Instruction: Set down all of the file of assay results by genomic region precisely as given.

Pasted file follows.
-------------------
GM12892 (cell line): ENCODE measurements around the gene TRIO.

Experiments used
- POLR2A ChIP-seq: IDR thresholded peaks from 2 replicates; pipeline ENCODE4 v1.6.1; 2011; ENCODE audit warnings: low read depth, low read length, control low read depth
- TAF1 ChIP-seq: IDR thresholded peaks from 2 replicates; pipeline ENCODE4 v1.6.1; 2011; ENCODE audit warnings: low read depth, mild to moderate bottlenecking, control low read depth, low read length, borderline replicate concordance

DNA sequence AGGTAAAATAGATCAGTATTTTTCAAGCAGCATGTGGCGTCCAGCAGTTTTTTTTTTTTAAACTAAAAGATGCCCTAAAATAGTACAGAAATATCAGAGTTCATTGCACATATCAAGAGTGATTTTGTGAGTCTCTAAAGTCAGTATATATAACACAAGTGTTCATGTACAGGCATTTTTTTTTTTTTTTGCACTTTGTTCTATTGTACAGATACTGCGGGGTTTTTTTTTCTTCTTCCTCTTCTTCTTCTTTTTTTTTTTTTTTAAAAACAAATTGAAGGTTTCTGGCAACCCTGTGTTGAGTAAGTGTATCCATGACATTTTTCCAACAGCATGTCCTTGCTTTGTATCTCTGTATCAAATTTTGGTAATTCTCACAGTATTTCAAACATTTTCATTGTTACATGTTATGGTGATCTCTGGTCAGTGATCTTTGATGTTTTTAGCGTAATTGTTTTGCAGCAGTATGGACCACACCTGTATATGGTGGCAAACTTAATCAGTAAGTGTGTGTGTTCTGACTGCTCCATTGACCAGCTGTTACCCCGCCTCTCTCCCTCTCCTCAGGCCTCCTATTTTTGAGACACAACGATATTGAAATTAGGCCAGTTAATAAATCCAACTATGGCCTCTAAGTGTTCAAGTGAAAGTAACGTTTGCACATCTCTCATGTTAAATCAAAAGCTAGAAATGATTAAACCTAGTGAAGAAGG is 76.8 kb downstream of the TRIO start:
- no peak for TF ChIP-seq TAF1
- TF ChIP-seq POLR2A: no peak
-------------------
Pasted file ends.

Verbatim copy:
GM12892 (cell line): ENCODE measurements around the gene TRIO.

Experiments used
- POLR2A ChIP-seq: IDR thresholded peaks from 2 replicates; pipeline ENCODE4 v1.6.1; 2011; ENCODE audit warnings: low read depth, low read length, control low read depth
- TAF1 ChIP-seq: IDR thresholded peaks from 2 replicates; pipeline ENCODE4 v1.6.1; 2011; ENCODE audit warnings: low read depth, mild to moderate bottlenecking, control low read depth, low read length, borderline replicate concordance

DNA sequence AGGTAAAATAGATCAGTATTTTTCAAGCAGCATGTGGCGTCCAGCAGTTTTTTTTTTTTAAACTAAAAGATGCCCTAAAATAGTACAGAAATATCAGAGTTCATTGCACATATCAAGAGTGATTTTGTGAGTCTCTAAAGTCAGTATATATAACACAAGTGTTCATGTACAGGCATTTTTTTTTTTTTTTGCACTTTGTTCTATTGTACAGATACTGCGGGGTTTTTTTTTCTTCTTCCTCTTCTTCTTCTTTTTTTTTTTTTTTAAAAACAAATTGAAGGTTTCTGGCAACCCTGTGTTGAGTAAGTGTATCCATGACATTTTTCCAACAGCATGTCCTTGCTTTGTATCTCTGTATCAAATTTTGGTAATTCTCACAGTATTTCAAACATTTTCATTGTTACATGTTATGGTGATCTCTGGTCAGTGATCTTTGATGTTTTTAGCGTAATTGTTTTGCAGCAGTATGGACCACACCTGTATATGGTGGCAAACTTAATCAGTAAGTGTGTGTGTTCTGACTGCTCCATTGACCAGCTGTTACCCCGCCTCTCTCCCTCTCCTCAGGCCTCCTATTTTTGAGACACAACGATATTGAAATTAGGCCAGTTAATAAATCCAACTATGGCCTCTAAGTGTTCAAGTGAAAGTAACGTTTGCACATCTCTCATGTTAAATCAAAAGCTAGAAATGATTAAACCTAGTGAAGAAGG is 76.8 kb downstream of the TRIO start:
- no peak for TF ChIP-seq TAF1
- TF ChIP-seq POLR2A: no peak